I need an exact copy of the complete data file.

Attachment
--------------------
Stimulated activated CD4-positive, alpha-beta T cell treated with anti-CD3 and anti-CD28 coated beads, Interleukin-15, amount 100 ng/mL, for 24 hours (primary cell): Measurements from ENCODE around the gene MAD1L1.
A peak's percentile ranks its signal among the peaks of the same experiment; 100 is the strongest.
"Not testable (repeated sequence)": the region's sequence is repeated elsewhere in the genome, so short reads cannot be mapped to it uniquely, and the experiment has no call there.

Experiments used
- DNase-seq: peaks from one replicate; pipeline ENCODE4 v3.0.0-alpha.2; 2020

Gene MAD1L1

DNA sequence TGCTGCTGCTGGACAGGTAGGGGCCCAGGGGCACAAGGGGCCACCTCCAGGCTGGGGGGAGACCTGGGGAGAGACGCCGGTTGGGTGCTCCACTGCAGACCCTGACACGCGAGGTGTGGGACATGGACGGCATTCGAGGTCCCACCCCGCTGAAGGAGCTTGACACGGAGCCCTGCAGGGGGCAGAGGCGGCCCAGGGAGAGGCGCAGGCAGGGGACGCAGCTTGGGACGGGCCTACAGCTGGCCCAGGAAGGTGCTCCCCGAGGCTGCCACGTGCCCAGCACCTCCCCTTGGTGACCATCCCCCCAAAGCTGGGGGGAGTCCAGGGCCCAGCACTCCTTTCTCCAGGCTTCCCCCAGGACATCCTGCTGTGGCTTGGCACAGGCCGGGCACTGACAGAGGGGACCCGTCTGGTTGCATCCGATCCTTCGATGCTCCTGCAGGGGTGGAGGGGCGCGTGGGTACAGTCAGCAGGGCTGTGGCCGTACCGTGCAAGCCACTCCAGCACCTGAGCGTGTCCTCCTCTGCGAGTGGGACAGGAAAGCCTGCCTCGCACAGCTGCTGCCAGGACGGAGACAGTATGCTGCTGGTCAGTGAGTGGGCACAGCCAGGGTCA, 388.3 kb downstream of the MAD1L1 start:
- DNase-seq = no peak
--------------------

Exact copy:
Stimulated activated CD4-positive, alpha-beta T cell treated with anti-CD3 and anti-CD28 coated beads, Interleukin-15, amount 100 ng/mL, for 24 hours (primary cell): Measurements from ENCODE around the gene MAD1L1.
A peak's percentile ranks its signal among the peaks of the same experiment; 100 is the strongest.
"Not testable (repeated sequence)": the region's sequence is repeated elsewhere in the genome, so short reads cannot be mapped to it uniquely, and the experiment has no call there.

Experiments used
- DNase-seq: peaks from one replicate; pipeline ENCODE4 v3.0.0-alpha.2; 2020

Gene MAD1L1

DNA sequence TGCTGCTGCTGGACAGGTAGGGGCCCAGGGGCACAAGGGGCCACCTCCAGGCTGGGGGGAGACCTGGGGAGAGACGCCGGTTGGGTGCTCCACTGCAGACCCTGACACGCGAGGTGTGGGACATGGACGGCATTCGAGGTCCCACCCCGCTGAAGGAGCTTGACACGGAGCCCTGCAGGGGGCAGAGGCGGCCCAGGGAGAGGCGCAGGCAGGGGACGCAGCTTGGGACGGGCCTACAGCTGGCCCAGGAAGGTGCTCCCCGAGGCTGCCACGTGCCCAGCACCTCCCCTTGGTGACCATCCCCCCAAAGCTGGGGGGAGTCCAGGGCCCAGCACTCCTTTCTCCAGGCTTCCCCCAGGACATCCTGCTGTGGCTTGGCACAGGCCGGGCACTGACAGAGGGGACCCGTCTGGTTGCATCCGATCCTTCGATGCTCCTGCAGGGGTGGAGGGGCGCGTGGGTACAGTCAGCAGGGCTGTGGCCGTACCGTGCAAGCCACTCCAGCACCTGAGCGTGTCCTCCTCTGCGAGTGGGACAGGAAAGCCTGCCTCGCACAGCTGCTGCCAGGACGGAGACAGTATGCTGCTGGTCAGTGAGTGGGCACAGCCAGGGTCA, 388.3 kb downstream of the MAD1L1 start:
- DNase-seq = no peak